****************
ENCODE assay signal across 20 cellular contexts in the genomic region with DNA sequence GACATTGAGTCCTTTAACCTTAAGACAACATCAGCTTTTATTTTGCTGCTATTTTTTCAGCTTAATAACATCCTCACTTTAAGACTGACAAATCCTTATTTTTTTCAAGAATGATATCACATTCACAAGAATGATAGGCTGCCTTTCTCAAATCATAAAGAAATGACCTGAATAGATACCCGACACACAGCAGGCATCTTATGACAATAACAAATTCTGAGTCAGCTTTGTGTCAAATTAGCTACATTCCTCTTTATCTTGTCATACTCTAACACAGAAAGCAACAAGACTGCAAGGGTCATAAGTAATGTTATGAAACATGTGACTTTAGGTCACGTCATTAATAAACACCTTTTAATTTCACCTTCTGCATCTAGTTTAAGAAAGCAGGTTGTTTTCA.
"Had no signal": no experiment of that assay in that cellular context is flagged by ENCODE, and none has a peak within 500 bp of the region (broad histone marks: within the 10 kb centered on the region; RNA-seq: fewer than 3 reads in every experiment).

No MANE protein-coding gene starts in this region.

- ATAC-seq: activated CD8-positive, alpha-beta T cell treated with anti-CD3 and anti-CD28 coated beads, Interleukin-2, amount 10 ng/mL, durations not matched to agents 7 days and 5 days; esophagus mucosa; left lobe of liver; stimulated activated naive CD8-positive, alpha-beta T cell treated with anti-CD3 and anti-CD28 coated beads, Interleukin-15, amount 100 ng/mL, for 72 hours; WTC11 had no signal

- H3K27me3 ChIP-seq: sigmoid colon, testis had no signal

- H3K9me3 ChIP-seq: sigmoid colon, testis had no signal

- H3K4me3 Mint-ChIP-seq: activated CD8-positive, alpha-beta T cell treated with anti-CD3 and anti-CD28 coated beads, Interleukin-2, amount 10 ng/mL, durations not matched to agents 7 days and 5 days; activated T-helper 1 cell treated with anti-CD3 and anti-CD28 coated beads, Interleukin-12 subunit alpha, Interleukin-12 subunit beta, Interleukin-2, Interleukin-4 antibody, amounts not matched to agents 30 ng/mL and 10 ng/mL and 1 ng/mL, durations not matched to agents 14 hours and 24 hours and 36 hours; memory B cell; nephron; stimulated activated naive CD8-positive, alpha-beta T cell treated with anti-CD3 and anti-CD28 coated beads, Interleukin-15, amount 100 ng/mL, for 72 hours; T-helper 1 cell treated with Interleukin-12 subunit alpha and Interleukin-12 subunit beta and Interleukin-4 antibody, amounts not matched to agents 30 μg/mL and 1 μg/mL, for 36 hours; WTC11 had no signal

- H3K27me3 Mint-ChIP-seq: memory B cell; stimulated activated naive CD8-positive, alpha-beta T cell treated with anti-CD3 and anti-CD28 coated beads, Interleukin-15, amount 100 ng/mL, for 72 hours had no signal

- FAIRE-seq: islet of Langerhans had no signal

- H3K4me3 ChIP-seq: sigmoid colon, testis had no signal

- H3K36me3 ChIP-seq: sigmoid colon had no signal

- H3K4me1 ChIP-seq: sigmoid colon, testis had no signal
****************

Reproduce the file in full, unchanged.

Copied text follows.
ENCODE assay signal across 20 cellular contexts in the genomic region with DNA sequence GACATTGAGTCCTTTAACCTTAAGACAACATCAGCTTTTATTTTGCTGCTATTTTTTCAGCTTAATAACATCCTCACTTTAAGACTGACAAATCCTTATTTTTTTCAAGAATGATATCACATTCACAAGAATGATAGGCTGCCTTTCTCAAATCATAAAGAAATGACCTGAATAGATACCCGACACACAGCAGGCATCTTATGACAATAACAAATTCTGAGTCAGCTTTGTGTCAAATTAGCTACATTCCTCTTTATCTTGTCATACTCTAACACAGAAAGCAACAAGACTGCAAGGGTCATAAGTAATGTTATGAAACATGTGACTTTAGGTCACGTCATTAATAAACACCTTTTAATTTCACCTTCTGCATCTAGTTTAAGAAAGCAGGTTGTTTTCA.
"Had no signal": no experiment of that assay in that cellular context is flagged by ENCODE, and none has a peak within 500 bp of the region (broad histone marks: within the 10 kb centered on the region; RNA-seq: fewer than 3 reads in every experiment).

No MANE protein-coding gene starts in this region.

- ATAC-seq: activated CD8-positive, alpha-beta T cell treated with anti-CD3 and anti-CD28 coated beads, Interleukin-2, amount 10 ng/mL, durations not matched to agents 7 days and 5 days; esophagus mucosa; left lobe of liver; stimulated activated naive CD8-positive, alpha-beta T cell treated with anti-CD3 and anti-CD28 coated beads, Interleukin-15, amount 100 ng/mL, for 72 hours; WTC11 had no signal

- H3K27me3 ChIP-seq: sigmoid colon, testis had no signal

- H3K9me3 ChIP-seq: sigmoid colon, testis had no signal

- H3K4me3 Mint-ChIP-seq: activated CD8-positive, alpha-beta T cell treated with anti-CD3 and anti-CD28 coated beads, Interleukin-2, amount 10 ng/mL, durations not matched to agents 7 days and 5 days; activated T-helper 1 cell treated with anti-CD3 and anti-CD28 coated beads, Interleukin-12 subunit alpha, Interleukin-12 subunit beta, Interleukin-2, Interleukin-4 antibody, amounts not matched to agents 30 ng/mL and 10 ng/mL and 1 ng/mL, durations not matched to agents 14 hours and 24 hours and 36 hours; memory B cell; nephron; stimulated activated naive CD8-positive, alpha-beta T cell treated with anti-CD3 and anti-CD28 coated beads, Interleukin-15, amount 100 ng/mL, for 72 hours; T-helper 1 cell treated with Interleukin-12 subunit alpha and Interleukin-12 subunit beta and Interleukin-4 antibody, amounts not matched to agents 30 μg/mL and 1 μg/mL, for 36 hours; WTC11 had no signal

- H3K27me3 Mint-ChIP-seq: memory B cell; stimulated activated naive CD8-positive, alpha-beta T cell treated with anti-CD3 and anti-CD28 coated beads, Interleukin-15, amount 100 ng/mL, for 72 hours had no signal

- FAIRE-seq: islet of Langerhans had no signal

- H3K4me3 ChIP-seq: sigmoid colon, testis had no signal

- H3K36me3 ChIP-seq: sigmoid colon had no signal

- H3K4me1 ChIP-seq: sigmoid colon, testis had no signal